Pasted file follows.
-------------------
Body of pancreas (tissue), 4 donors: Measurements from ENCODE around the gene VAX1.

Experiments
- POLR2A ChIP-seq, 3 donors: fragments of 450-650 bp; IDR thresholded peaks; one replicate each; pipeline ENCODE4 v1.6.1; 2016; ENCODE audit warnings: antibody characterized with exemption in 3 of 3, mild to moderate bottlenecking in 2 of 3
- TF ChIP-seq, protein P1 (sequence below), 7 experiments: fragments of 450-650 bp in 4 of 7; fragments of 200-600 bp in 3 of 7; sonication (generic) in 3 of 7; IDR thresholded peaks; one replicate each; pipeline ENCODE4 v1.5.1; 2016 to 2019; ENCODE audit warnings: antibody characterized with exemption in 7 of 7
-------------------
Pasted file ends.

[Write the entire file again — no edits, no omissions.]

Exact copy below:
Body of pancreas (tissue), 4 donors: Measurements from ENCODE around the gene VAX1.

Experiments
- POLR2A ChIP-seq, 3 donors: fragments of 450-650 bp; IDR thresholded peaks; one replicate each; pipeline ENCODE4 v1.6.1; 2016; ENCODE audit warnings: antibody characterized with exemption in 3 of 3, mild to moderate bottlenecking in 2 of 3
- TF ChIP-seq, protein P1 (sequence below), 7 experiments: fragments of 450-650 bp in 4 of 7; fragments of 200-600 bp in 3 of 7; sonication (generic) in 3 of 7; IDR thresholded peaks; one replicate each; pipeline ENCODE4 v1.5.1; 2016 to 2019; ENCODE audit warnings: antibody characterized with exemption in 7 of 7